The state Department of Public Health is adopting the nation’s first-ever drinking water standard for hexavalent chromium, a carcinogen found in water supplies across the state.
The department announced Tuesday that it has submitted a final regulation setting a limit of 10 parts per billion in public drinking water supplies, a level that will require more than 100 water systems to treat for the contaminant.
If approved as expected by the Office of Administrative Law, the standard would take effect July 1. Public health Director Ron Chapman said the limit “will protect public health while taking into consideration economic and technical feasibility as required by law.”
Known as chromium 6, the toxic heavy metal makes its way into groundwater naturally from geological formations. It also is an industrial pollutant made famous for tainting water supplies in the desert town of Hinkley, Calif., inspiring the movie “Erin Brockovich.”
Current state and federal standards are for total chromium — which includes trivalent chromium, an essential nutrient found naturally in foods.
The 10 parts per billion hexavalent standard was proposed last year. It is 500 times greater than a non-enforceable public health goal set earlier by the state Environmental Protection Agency, sparking criticism from environmentalists that the new limit isn’t stringent enough.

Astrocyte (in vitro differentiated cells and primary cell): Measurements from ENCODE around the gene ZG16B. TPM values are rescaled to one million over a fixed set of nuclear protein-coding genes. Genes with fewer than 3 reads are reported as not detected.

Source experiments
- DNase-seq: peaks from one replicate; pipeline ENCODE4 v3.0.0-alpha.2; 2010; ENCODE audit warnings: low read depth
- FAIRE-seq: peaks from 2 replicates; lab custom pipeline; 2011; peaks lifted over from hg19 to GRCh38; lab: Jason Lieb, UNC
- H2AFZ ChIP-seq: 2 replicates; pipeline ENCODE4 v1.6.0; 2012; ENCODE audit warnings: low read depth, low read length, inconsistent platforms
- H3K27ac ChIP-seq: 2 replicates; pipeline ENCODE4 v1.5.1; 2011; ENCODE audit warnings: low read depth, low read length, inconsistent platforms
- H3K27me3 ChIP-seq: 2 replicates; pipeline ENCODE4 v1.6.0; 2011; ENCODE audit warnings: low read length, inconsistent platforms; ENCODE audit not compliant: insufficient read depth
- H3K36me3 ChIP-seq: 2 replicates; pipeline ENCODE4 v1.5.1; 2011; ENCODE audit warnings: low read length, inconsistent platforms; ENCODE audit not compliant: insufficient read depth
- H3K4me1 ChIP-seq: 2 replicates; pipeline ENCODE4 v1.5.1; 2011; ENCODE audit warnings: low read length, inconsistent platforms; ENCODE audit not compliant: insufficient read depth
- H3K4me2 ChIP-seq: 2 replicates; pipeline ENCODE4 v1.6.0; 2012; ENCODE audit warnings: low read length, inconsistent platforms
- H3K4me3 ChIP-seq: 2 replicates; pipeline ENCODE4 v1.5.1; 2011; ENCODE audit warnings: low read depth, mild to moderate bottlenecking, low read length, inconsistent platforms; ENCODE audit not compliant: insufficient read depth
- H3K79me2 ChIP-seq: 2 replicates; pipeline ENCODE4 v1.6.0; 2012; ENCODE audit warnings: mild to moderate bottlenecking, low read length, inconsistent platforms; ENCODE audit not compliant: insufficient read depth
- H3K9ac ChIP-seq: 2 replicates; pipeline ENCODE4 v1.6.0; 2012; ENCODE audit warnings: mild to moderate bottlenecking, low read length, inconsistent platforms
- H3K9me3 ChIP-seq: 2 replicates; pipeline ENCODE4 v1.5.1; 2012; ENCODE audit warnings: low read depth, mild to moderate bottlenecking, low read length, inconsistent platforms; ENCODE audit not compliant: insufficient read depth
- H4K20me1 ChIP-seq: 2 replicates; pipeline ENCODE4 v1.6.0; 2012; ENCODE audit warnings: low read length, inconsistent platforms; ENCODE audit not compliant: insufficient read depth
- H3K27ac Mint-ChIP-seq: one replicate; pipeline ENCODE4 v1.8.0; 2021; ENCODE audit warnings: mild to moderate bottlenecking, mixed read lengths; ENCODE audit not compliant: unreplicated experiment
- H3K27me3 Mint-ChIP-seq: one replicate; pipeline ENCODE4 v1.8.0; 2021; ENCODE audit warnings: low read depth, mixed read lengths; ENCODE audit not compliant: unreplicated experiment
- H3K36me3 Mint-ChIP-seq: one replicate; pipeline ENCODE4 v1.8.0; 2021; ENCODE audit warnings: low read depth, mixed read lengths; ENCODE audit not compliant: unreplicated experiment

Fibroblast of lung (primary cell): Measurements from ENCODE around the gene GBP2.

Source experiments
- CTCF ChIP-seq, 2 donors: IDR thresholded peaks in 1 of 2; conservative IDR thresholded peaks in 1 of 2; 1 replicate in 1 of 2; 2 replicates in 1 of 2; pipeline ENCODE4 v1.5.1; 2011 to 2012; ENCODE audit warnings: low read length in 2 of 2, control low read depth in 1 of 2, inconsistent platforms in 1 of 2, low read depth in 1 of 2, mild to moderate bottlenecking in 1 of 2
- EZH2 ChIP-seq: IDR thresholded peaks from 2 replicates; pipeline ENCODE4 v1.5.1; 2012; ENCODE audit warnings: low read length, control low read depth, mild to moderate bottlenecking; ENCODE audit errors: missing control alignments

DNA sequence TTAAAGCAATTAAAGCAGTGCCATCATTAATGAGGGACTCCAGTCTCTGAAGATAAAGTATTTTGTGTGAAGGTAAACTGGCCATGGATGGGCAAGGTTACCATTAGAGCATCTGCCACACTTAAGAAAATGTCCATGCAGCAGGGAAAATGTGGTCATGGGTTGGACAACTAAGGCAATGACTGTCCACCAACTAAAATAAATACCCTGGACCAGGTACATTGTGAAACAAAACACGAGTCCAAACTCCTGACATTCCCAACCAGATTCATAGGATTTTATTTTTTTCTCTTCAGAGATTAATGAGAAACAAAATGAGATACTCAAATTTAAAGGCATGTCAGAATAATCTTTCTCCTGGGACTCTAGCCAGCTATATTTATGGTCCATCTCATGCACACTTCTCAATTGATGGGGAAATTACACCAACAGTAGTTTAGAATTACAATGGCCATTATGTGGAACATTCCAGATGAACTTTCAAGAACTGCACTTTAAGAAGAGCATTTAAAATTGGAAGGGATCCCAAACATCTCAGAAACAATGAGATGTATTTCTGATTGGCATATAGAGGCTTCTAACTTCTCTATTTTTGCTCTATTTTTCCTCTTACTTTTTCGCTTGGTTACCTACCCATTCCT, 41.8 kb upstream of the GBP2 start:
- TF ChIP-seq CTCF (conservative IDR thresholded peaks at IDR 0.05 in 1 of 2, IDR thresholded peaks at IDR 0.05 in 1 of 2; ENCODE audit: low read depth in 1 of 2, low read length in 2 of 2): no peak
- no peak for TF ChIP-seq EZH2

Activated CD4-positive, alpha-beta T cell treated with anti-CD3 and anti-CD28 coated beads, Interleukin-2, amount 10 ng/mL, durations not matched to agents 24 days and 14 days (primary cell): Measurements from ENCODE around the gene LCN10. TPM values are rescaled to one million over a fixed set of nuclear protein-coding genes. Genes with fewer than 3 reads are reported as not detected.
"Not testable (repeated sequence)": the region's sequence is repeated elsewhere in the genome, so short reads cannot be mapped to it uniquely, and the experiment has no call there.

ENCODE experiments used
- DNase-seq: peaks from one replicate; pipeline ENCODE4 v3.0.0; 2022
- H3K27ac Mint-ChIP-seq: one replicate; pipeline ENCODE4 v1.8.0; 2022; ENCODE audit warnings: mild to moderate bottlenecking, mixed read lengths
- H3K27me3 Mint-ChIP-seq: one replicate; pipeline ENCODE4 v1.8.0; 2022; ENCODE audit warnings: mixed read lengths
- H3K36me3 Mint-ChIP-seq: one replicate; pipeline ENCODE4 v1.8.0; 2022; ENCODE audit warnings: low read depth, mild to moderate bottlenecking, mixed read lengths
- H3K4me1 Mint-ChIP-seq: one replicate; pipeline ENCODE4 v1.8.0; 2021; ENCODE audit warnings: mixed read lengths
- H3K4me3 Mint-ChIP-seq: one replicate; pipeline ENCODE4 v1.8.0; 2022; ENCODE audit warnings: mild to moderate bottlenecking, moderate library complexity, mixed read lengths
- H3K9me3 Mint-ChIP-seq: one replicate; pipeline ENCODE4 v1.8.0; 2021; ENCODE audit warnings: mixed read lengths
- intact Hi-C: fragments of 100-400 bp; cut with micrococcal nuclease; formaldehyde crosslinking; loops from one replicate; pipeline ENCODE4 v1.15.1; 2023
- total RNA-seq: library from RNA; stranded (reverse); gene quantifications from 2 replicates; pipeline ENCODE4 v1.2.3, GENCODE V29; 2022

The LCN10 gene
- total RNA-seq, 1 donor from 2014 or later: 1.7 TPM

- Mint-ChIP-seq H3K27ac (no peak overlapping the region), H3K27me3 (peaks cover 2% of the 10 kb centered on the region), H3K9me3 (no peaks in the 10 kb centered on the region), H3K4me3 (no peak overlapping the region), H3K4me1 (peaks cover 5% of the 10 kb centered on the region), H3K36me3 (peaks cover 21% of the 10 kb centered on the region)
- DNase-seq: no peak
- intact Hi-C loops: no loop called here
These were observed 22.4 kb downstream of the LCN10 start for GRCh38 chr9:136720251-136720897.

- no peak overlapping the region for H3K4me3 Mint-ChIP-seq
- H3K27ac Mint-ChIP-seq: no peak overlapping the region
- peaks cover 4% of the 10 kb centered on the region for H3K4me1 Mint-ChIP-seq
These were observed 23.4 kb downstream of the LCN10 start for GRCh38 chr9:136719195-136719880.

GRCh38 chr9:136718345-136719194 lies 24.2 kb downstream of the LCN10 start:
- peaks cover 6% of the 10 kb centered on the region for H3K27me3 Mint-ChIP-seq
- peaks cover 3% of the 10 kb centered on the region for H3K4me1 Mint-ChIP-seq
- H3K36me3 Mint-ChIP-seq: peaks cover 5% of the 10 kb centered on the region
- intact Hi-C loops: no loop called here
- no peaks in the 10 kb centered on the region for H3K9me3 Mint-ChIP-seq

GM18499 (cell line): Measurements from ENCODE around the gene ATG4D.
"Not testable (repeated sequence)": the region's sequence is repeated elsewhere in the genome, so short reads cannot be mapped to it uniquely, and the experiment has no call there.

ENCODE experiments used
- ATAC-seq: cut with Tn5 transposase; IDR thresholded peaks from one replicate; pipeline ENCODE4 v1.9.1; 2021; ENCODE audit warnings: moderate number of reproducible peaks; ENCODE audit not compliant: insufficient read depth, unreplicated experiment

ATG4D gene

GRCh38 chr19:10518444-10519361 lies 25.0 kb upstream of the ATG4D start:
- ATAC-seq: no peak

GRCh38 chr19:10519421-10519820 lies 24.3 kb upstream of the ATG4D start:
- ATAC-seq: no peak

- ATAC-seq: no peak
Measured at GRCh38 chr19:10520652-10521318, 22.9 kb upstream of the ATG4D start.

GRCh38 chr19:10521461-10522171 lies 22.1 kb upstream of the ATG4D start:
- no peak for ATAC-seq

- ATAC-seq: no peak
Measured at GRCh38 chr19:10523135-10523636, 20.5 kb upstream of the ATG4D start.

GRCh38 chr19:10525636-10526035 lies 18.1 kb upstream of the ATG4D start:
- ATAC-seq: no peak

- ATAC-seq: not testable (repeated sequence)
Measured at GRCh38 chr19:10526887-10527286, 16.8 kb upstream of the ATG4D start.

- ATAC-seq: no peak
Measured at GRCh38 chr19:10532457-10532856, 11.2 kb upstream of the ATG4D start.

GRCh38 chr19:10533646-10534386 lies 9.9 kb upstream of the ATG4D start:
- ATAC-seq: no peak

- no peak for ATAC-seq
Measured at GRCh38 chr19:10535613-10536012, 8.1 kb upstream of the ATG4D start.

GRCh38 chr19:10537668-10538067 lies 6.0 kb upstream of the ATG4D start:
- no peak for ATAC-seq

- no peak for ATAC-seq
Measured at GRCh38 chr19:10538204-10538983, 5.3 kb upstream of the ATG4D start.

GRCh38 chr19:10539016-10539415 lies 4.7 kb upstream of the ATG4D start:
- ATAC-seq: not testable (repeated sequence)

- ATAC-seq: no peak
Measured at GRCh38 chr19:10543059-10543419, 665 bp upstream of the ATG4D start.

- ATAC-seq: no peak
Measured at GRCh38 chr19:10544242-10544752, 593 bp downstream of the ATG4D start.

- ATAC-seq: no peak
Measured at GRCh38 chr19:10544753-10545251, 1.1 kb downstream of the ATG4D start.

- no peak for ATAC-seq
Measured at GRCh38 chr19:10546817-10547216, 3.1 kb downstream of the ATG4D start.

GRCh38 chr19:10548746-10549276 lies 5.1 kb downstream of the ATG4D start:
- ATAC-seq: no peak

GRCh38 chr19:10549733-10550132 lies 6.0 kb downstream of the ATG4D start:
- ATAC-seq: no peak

The “long-delayed action today simply does not provide enough protection for people’s health,” said Avinash Kar, an attorney with the Natural Resources Defense Council, which sued the department to force it to issue a standard. “The department both inflated water treatment costs and underestimated the benefits of a stronger standard.”
A number of water districts, on the other hand, complained that the new limit — the equivalent of 10 drops of water in an Olympic-sized swimming pool — isn’t scientifically justified and would be prohibitively expensive to meet.
Rich Atwater, executive director of the Southern California Water Committee, said communities in the Coachella Valley and others across the state with naturally occurring chromium 6 in their aquifers “will be spending an extraordinary amount of local customers’ water bills on state-of-the-art new treatment systems.”
Los Angeles and other cities already have been treating industrially contaminated groundwater supplies in the San Fernando Valley to a level of 5 parts per billion of chromium 6, so they will not have to use new treatments to comply with the standard.